i don’t think I made myself clear. I was talking to two people, one black, one white. there was not only no racial malice intended, there was no common sense way someone could assume it was meant in a racial way. im not apologizing because I did nothing wrong, even accidentally. I am not going to confess to the sins of others. sorry.

  • Mike Wilson

    Hi Luke,

    Do you consider affirmative action and employment equity reverse discrimination towards white males? Do you feel as though white males born after the age of perverse discrimination are being unfairly marginalized by these policies?

  • I happened upon this website when it popped up on a fairly unrelated search but have found the content so interesting. I’m a white female, 31 years old and I am so disappointed that in our country there is a wound remaining that is still so deep. It is sad that we cannot yet trust one another enough to believe that our compliments are genuine. If I tell you you’re articulate, it’s because I speak for a living and if I say it, you’re articulate. I’m hoping my generation may change things. I was raised by folks that were kind of hippies. This may get long but please read. When the topic of skin color arose from our little minds, we were shown a globe. My parents pointed to N. Africa and explained that this is where life started, the sun is strong there and you know how you get sunburned? Well, when the first people lived here, they needed dark skin so they didn’t get sunburned all the time. And when the first people started exploring and moving away, they moved to places where it wasn’t as sunny. But they needed the sun to live so their skin got lighter. Then they pointed to where we are from, Ireland, and said, with a chuckle, it’s not very sunny and it rains alot there. That’s why we are so pale. Done, over that was the first skin color conversation. And so began my frame of reference in life. It may not have been the best explanation to some but it framed my reality immediately. Skin color became a function of the origin of someone’s family long ago. Humans were humans. And I suppose growing up with friends of numerous backgrounds helped too, if for no other reason than we were all able to ask those stupid, offensive questions of each other before our offense meters had been constructed. We need to talk about it with our children and work to build the world we all say we want.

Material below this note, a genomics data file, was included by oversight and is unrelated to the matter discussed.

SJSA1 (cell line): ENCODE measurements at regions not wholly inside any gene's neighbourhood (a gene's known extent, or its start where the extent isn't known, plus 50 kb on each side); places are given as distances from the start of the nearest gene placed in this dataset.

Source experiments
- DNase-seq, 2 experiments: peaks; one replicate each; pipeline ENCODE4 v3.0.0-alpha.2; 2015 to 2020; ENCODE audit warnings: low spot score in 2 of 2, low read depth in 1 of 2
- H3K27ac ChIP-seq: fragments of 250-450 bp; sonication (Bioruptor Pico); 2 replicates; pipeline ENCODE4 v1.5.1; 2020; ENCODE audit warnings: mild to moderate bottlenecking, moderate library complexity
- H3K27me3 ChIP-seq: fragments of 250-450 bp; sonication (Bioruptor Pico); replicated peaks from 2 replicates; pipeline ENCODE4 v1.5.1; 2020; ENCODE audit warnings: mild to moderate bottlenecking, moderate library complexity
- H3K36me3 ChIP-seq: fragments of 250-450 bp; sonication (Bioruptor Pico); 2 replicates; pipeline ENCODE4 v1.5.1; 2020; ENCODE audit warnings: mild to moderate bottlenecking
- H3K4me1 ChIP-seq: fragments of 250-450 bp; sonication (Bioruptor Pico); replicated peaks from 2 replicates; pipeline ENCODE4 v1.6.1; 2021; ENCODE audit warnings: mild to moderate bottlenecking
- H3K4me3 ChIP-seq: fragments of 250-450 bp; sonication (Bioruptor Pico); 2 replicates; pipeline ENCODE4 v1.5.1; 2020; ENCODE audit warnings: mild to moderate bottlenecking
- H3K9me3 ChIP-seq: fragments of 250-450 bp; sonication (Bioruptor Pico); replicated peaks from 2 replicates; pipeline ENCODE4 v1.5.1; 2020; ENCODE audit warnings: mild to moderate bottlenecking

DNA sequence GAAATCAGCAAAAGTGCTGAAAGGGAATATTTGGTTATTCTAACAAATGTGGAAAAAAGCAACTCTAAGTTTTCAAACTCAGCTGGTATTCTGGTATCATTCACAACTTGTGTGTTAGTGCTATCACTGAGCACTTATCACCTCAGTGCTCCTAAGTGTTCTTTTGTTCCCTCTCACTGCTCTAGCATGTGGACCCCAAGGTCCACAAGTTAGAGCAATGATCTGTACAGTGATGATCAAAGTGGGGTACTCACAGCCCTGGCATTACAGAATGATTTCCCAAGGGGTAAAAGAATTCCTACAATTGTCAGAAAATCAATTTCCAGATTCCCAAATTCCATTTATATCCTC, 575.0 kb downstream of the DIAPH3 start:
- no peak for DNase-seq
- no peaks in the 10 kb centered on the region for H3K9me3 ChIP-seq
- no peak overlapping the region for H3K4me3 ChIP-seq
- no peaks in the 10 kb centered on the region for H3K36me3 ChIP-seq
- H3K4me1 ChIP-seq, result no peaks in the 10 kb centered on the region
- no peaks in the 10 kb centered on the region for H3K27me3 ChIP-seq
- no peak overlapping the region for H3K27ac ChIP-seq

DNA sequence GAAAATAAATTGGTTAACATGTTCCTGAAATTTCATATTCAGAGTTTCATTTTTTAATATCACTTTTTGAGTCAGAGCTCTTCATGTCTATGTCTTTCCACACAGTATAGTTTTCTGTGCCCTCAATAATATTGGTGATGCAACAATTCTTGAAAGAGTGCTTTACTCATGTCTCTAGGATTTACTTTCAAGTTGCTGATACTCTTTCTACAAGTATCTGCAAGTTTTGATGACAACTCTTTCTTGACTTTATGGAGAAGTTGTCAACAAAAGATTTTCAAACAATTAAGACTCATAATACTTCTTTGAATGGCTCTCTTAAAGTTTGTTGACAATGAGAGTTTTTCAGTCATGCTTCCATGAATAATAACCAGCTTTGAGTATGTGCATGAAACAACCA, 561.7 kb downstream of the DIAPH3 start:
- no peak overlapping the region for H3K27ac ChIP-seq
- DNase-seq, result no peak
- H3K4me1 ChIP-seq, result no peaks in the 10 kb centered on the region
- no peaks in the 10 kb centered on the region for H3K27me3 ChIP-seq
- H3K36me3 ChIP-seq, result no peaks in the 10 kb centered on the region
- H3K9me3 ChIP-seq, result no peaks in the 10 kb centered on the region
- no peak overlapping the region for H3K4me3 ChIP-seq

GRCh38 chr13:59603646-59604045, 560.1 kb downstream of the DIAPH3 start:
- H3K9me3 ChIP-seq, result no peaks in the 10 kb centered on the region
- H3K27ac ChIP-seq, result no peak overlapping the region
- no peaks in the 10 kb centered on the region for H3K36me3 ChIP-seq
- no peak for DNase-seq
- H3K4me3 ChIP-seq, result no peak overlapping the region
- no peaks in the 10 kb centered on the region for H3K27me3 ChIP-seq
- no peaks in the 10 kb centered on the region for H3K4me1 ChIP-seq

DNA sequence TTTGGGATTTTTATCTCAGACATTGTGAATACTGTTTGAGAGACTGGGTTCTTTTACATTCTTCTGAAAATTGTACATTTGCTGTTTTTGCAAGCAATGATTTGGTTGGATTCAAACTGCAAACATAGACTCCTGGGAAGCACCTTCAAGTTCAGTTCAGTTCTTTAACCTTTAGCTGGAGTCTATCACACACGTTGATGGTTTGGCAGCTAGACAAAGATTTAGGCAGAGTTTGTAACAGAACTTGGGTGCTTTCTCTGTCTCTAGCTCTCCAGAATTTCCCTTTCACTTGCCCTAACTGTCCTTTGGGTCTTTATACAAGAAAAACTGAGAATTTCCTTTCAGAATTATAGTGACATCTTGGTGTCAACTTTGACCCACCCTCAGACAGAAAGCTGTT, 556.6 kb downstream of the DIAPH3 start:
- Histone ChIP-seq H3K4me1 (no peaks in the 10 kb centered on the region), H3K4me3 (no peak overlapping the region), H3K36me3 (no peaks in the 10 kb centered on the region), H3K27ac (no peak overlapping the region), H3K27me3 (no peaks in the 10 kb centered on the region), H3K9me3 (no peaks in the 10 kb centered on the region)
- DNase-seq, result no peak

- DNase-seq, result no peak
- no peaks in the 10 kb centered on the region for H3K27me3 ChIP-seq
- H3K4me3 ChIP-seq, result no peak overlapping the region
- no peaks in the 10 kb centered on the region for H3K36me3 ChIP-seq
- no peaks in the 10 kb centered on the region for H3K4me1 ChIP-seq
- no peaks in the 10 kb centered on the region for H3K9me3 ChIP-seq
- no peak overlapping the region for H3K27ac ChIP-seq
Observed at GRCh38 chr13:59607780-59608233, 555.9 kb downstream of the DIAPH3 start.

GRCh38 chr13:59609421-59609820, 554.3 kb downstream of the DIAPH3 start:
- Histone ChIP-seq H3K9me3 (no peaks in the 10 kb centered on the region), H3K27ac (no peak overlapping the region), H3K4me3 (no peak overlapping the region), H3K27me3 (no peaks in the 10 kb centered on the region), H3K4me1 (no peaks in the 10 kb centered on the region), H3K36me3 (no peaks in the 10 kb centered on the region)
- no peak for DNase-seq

• Luke Visconti